Sermon: “Your Faith is not in Vain” (August 7, 2016)

Christ Episcopal Church, Valdosta
“Your Faith is not in Vain” (Hebrews 11:1)
August 7, 2016
Dave Johnson

In the Name of the Father, Son, and Holy Spirit.

One of my all-time favorite movie series is the Indiana Jones trilogy of the 1980’s.  I’ll never forget going to see the 1981 film Raiders of the Lost Ark with my dad when I was twelve years old.  In the third film, Indiana Jones and the Last Crusade (1989), Indiana Jones, played by Harrison Ford, and his father Henry, played by Sean Connery, are on a quest for the Holy Grail.  Near the end of the film Henry is mortally wounded and his son Indiana manages to press on and navigate a series of deadly traps only to arrive at the edge of a cliff overlooking a chasm so deep he could not see the bottom of it.  The chasm is too far to leap across—“It’s impossible,” he says to himself, “nobody can jump this.”  If he steps off the cliff, he will most certainly fall to his death.  It looks like it is all over.

According to the ancient guidebook he is using on his quest he is to step off the cliff onto an invisible bridge.  Indiana Jones is terrified and shakes his head, “It’s a leap of faith.”  Meanwhile, his dying father Henry is praying for him, gasping as his life is slipping away, “You must believe, boy, you must believe.”  Indiana Jones is faced with the most important choice of his life—to either give up and turn back, which would mean not only the death of his father but also the end of his quest for the Holy Grail—or to trust what was written in the ancient guidebook, and step out in faith.

After a long pause, Indiana Jones takes a deep breath, puts a hand over his heart, lifts his left leg high and steps off the edge of the cliff…and finds himself on a bridge that he could now see.  The camera angle pans to the side and the audience can see that pattern on the bridge blended perfectly into the pattern of the cliff on the far side of the chasm, which created the optical illusion of there not being any bridge at all.  Indiana Jones crosses the bridge, and after acquiring the Holy Grail and filling it with holy water, returns to his father, who drinks from the Holy Grail and is instantly healed.

Indiana Jones’ step of faith paid off.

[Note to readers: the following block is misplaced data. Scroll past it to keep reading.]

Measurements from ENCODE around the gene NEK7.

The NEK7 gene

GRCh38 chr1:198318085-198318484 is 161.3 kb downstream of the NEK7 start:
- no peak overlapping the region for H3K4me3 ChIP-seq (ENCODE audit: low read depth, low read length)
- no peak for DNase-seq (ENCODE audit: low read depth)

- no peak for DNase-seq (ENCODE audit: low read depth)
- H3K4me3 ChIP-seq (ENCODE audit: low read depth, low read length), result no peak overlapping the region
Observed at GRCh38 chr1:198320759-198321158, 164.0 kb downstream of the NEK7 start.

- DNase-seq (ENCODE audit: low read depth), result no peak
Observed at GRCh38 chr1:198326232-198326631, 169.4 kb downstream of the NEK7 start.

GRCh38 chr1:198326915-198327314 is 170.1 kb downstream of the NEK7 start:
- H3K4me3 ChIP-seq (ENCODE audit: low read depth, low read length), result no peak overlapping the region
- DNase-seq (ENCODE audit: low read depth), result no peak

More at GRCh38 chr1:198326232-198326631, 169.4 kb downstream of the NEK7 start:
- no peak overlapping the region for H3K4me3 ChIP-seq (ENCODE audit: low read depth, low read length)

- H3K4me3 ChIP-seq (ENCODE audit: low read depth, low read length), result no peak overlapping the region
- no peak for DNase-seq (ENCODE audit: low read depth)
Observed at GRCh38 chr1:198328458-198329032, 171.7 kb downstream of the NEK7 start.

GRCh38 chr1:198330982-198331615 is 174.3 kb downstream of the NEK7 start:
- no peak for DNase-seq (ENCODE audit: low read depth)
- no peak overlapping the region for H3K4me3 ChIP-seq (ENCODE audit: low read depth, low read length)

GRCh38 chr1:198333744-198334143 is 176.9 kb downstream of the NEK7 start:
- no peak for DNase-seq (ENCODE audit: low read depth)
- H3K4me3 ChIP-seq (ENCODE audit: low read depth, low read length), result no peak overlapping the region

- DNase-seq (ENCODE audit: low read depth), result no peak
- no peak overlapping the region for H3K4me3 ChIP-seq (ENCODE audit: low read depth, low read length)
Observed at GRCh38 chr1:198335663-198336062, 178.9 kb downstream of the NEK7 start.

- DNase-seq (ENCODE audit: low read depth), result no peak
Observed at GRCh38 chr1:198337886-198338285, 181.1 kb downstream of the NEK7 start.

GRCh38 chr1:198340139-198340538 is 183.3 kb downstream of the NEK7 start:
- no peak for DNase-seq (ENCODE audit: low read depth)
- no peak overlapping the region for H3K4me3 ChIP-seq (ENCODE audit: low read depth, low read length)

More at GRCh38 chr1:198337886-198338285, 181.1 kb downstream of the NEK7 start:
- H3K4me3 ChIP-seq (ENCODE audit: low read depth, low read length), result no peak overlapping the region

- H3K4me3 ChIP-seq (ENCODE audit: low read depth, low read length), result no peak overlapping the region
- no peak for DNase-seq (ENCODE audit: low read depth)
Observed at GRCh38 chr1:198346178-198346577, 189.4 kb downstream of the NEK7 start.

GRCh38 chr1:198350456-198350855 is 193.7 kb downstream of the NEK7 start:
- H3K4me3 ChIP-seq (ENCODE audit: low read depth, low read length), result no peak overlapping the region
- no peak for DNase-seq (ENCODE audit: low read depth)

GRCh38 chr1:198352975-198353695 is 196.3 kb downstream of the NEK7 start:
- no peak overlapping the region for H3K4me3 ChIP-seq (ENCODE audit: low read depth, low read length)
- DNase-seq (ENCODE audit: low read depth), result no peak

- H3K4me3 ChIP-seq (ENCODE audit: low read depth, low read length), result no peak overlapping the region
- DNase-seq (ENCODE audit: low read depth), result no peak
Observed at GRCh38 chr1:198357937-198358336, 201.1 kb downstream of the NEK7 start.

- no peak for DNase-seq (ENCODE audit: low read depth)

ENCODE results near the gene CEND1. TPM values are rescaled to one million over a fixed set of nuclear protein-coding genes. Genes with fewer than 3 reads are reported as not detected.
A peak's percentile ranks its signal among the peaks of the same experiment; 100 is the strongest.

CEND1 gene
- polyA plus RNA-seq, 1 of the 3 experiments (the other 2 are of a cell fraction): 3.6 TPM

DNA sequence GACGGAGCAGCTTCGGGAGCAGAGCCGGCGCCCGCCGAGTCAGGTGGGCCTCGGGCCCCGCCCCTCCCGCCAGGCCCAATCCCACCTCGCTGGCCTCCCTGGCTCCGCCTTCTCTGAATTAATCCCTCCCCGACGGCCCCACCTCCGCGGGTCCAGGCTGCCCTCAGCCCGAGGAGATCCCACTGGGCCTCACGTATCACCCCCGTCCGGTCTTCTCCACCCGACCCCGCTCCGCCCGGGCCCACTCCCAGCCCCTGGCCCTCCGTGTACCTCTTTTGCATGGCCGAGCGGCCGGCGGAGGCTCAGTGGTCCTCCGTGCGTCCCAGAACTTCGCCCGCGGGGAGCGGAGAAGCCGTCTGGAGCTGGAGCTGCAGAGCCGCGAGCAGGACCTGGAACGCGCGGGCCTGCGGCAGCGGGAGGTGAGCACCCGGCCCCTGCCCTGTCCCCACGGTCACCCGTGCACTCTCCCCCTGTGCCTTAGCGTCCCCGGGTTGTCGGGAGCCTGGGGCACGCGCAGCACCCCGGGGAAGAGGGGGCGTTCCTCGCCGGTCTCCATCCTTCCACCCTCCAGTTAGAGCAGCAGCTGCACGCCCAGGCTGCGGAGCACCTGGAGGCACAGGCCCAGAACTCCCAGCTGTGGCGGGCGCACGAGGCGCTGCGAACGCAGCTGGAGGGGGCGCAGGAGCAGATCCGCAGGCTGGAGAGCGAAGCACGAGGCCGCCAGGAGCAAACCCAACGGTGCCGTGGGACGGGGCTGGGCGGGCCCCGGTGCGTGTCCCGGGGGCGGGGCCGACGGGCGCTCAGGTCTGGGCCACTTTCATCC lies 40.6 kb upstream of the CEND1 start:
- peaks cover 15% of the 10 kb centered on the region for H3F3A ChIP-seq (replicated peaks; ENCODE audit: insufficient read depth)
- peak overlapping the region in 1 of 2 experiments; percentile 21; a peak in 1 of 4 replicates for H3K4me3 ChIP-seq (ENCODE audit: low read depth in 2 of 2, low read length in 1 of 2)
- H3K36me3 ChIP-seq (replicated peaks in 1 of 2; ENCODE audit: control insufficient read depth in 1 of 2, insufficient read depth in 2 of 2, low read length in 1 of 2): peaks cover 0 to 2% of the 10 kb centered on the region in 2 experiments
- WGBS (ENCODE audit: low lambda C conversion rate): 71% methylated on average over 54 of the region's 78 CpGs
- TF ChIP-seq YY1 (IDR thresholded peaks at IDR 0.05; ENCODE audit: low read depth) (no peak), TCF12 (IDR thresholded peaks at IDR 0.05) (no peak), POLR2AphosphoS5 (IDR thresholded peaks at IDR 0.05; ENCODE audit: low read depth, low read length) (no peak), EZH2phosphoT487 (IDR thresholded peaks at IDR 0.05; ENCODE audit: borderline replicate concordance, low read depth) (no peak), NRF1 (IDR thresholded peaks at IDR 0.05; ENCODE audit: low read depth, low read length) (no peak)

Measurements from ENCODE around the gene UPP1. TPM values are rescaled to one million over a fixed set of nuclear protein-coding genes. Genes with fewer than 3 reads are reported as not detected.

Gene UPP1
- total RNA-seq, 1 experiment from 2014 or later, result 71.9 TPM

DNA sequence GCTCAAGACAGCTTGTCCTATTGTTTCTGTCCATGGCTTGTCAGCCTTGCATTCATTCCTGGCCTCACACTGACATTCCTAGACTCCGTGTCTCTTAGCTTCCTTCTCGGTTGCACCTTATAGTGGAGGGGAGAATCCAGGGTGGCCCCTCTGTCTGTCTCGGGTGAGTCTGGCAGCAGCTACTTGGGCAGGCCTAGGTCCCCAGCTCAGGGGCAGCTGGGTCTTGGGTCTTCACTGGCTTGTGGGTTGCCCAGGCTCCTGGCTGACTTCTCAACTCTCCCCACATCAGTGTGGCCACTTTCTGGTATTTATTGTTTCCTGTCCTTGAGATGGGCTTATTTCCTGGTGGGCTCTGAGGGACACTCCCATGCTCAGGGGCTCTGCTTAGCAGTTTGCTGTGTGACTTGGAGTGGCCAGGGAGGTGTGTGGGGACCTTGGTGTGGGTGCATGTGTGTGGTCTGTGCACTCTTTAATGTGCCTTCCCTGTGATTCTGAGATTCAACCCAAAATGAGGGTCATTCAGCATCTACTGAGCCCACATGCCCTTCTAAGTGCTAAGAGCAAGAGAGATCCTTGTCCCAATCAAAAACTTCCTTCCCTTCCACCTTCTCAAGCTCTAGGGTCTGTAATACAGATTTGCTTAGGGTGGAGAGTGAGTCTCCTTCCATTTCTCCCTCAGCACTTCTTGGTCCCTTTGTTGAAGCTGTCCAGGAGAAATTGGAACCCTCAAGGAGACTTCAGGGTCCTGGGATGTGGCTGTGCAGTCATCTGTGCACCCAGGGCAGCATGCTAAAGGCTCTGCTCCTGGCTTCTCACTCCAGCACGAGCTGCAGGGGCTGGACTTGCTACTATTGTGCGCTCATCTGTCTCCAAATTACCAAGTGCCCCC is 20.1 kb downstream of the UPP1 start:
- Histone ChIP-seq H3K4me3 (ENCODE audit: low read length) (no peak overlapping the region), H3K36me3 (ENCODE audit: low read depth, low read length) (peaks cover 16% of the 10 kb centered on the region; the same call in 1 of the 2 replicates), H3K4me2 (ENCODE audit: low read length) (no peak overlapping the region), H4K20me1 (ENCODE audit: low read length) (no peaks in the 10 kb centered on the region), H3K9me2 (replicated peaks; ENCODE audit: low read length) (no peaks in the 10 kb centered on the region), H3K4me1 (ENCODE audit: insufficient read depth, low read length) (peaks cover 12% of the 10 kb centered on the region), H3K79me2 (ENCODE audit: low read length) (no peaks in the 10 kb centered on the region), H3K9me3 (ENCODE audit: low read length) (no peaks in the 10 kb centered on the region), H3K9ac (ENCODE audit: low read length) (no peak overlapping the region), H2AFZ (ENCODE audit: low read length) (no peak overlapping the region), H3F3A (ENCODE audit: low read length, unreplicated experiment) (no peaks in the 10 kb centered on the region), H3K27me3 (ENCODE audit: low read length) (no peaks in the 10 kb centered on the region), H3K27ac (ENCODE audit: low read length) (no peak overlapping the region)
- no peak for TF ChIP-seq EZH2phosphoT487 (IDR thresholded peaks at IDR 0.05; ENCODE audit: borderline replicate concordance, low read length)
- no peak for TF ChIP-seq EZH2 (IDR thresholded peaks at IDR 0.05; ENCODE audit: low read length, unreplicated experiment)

In today’s passage from the greatest ancient guidebook of all, the Bible, the writer of the Letter to the Hebrews discusses faith—stepping off the cliff onto a bridge we cannot see, utterly trusting in the promises of God—and defines faith as “the assurance of things hoped for, the conviction of things not seen” (Hebrews 11:1).

The writer of the Letter to the Hebrews often points to various characters in the Old Testament as examples of those who lived their entire lives based on faith, their entire lives based on “the assurance of things hoped for” and “the conviction of things not seen,” their entire lives based on the truth that God keeps his promises.  The late biblical scholar F. F. Bruce describes this:

There were many men and women who had nothing but the promises of God to rest upon, without any visible evidence that these promises would ever be fulfilled; yet so much did these promises mean to them that they regulated the whole course of their lives in their light…In other words, they were men and women of faith (The Epistle to the Hebrews, 276).

I have served in full time parish ministry in the Episcopal Church in one capacity or another for almost twenty-five years, and one of the things I have seen is that people often undulate—or go up and down—when it comes to their faith.  There are seasons in which someone might be “on fire for the Lord,” replete with faith and an awareness of the presence and power of God in their lives, full of joy, full of hope, at an apex of their faith.  And there are seasons in which someone, especially in the midst of a tragedy of some kind—be it the terminal illness or death of a loved one, or a divorce, or a job loss or some other life-jarring experience—may reach a nadir, a low-point of their faith, and wonder if God even exists or if religion is indeed as Karl Marx labeled it, “the opium of the masses.”

Some people may become disillusioned with the institutional aspects of the church—after all church is a great institution, if you want to be in an institution.  I have seen a number of ministry colleagues who were once passionate ministers of the gospel succumb to this and walk away from the church.  Many years ago I became so disillusioned at one point that I was actually considering leaving the ministry and becoming a UPS driver, because I knew I could drive fast and deliver packages.

Because all of us are prone to undulations regarding our faith, we need to have our faith fed regularly, as C. S. Lewis writes in his classic book Mere Christianity:

The first step is to recognize that your moods change…We have to be continually reminded of what we believe.  Neither this belief nor any other will automatically remain alive in the mind.  It must be fed…if you examined a hundred people who had lost their faith in Christianity, I wonder how many of them would turn out to have been reasoned out of it by honest argument?  Do not most people simply drift away? (109).

Once on a perfect spring afternoon when I was in high school I went to a county park and rented a rowboat.  After reaching the middle of the lake I lay back and while watching the clouds drift across the sky, I feel asleep and then was jarred awake when the rowboat drifted away to the shore and suddenly lodged against some tree roots.  What had I done to cause this drifting away?  Nothing.  The current of the lake simply caused me to drift away.